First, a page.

OCEAN CITY, Md. — MDOT officials launched a public-private partnership between the state and company of a new breath alcohol detection system.
The new Driver Alcohol Detection System for Safety measures the level of alcohol on a driver’s breath. Officials say small sensors inside vehicle panels analyze breath molecules using infrared light. If the driver’s breath alcohol level is above a certain range, the car won’t start.
The new technology will be installed in eight MDOT MVA vehicles, including a demonstration vehicle aimed at spreading awareness on drunk driving. MDOT officials say for over the course of a year, the agency will test how the devices will hold up.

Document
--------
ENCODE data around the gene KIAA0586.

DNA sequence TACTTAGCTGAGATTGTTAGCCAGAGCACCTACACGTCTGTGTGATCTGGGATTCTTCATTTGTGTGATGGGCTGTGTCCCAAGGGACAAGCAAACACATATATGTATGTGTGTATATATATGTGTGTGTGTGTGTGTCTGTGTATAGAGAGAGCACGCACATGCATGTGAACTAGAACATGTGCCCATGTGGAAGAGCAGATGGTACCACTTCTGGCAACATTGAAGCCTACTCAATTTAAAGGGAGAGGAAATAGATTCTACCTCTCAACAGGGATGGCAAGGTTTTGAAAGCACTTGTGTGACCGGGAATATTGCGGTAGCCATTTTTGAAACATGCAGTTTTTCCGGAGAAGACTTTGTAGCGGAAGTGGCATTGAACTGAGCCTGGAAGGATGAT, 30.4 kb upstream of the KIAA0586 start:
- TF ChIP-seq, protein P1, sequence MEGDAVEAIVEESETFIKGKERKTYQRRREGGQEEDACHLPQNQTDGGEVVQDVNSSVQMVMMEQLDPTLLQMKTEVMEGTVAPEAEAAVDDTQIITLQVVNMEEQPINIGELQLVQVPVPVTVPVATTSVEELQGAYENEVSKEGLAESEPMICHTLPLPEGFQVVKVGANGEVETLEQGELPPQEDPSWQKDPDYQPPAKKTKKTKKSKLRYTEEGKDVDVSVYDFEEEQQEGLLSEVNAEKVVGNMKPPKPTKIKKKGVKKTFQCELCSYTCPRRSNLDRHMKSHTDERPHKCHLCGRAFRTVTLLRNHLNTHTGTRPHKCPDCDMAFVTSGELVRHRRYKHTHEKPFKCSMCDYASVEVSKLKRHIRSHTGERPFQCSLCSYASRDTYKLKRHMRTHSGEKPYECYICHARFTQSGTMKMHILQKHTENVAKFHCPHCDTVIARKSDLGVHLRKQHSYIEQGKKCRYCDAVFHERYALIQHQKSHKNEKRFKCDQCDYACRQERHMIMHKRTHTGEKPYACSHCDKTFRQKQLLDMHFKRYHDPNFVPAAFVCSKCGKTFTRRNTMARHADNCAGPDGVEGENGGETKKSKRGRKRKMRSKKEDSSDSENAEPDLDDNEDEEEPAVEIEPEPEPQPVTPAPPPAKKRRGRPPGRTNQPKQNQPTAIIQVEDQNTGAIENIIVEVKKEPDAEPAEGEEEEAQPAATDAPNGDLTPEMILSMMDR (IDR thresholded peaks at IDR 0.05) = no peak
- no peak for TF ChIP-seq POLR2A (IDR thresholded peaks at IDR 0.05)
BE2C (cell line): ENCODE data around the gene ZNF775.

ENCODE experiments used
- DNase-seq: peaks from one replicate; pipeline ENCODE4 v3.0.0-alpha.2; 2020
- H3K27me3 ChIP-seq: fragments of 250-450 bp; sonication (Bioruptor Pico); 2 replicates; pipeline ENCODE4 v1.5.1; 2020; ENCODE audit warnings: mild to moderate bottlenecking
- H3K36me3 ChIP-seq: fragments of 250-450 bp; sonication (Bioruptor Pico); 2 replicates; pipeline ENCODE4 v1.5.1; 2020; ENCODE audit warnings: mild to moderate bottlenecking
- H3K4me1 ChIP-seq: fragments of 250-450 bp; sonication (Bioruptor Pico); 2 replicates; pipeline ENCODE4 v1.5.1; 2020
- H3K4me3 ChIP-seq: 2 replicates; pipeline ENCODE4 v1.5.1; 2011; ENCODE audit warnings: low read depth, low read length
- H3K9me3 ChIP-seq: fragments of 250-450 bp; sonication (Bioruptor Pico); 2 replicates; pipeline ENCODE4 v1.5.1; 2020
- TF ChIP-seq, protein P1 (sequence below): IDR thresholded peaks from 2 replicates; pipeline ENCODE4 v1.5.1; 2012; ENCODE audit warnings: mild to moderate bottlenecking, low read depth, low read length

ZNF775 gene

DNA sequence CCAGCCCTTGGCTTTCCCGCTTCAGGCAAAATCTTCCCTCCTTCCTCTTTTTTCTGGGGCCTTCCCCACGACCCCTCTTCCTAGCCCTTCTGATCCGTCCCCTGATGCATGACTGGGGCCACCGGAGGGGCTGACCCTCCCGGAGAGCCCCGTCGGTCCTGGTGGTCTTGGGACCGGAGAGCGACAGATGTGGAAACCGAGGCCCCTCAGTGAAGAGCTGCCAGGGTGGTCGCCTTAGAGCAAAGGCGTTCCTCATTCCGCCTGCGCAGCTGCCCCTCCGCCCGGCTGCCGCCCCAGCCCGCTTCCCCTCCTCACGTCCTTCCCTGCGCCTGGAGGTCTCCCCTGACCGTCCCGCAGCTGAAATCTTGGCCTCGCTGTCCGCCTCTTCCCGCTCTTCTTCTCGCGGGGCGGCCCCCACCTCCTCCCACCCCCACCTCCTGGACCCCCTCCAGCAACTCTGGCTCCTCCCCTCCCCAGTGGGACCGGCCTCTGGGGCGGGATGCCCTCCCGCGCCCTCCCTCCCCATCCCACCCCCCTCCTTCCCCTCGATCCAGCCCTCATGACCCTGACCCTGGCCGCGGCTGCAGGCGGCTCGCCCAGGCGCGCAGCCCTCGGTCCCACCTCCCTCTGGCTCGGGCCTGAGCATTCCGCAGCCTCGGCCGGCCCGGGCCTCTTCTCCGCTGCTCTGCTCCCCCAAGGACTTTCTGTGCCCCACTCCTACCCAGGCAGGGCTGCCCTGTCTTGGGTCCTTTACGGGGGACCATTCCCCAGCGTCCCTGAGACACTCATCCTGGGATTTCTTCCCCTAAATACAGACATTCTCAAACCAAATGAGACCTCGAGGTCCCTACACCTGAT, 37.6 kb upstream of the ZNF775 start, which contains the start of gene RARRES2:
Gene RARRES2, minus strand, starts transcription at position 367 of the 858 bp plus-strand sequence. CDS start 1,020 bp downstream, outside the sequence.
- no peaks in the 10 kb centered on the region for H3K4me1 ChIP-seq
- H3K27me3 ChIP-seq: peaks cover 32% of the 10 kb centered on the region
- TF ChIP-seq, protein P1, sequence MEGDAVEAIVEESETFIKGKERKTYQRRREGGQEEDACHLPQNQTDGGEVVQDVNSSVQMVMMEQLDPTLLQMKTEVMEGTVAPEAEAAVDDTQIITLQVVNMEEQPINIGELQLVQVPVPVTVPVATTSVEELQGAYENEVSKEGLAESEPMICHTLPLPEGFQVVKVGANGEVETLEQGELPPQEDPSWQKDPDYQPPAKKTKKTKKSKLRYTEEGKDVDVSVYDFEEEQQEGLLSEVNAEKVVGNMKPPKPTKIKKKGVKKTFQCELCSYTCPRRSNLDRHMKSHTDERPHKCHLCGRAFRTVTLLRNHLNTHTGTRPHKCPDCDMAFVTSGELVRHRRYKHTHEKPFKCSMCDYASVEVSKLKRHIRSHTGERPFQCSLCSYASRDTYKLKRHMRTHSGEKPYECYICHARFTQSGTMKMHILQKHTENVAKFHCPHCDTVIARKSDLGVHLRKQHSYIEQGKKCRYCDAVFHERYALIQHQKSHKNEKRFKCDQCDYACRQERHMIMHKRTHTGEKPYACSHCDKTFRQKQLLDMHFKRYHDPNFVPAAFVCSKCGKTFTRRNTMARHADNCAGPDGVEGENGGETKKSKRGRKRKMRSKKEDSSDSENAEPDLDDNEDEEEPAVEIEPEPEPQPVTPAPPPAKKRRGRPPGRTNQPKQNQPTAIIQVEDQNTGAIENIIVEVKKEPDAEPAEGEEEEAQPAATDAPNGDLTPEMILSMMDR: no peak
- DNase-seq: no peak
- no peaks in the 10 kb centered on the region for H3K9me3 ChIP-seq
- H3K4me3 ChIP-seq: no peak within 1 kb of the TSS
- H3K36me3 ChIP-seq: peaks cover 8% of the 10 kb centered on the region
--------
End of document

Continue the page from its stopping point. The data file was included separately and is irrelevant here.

Governor Larry Hogan also joined MDOT officials and attended a demonstration of the Driver Alcohol Detection System for Safety along with MDOT Secretary Pete K. Rahn and Administrator Chrissy Nizer of MDOT Motor Vehicle Administration (MDOT MVA) at the Maryland Association of Counties Summer Conference in Ocean City.'
“Maryland is at the forefront of the national effort to stop the increasingly dangerous trend of impaired driving,” said Governor Hogan. “We’ve enacted legislation to help protect people on our highways by keeping impaired drivers off the road. This driver alcohol detection system could be an important next step, using technology to provide lifesaving information to drivers.”
The Driver Alcohol Detection System for Safety research program involves the Automotive Coalition for Traffic Safety, which represents the world’s leading automakers, as well as the NHTSA and MDOT. For more information on the pilot program,